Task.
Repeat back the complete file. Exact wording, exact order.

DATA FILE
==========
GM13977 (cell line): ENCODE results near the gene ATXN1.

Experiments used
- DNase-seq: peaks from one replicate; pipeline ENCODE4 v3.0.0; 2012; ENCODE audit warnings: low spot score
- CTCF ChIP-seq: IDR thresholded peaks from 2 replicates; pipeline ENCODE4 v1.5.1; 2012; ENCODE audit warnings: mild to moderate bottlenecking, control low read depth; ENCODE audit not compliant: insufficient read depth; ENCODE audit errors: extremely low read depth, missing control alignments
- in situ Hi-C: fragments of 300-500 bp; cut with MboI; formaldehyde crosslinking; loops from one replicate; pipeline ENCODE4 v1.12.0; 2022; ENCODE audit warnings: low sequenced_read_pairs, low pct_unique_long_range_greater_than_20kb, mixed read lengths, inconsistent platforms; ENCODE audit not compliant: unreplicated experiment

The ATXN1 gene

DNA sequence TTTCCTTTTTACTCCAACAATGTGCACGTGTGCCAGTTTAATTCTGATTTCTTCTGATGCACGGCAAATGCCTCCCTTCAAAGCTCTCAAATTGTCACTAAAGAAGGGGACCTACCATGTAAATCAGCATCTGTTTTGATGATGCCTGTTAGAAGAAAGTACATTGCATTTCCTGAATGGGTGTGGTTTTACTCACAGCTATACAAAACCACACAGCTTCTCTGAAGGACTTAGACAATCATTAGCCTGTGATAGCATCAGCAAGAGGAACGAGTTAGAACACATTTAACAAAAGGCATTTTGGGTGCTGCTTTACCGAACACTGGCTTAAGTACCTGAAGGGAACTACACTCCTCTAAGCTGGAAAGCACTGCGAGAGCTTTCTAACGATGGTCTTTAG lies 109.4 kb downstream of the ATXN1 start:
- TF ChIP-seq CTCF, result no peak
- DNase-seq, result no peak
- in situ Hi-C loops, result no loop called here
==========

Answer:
GM13977 (cell line): ENCODE results near the gene ATXN1.

Experiments used
- DNase-seq: peaks from one replicate; pipeline ENCODE4 v3.0.0; 2012; ENCODE audit warnings: low spot score
- CTCF ChIP-seq: IDR thresholded peaks from 2 replicates; pipeline ENCODE4 v1.5.1; 2012; ENCODE audit warnings: mild to moderate bottlenecking, control low read depth; ENCODE audit not compliant: insufficient read depth; ENCODE audit errors: extremely low read depth, missing control alignments
- in situ Hi-C: fragments of 300-500 bp; cut with MboI; formaldehyde crosslinking; loops from one replicate; pipeline ENCODE4 v1.12.0; 2022; ENCODE audit warnings: low sequenced_read_pairs, low pct_unique_long_range_greater_than_20kb, mixed read lengths, inconsistent platforms; ENCODE audit not compliant: unreplicated experiment

The ATXN1 gene

DNA sequence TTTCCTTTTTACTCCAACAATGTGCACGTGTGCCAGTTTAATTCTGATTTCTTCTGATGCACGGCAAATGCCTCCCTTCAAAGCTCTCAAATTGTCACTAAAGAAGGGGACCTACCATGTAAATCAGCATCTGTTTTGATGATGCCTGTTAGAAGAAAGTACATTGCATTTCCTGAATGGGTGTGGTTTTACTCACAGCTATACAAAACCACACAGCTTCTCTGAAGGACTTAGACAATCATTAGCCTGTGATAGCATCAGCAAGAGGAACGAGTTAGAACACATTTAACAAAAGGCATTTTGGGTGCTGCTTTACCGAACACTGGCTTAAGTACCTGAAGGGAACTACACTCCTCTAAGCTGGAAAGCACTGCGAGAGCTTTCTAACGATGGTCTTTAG lies 109.4 kb downstream of the ATXN1 start:
- TF ChIP-seq CTCF, result no peak
- DNase-seq, result no peak
- in situ Hi-C loops, result no loop called here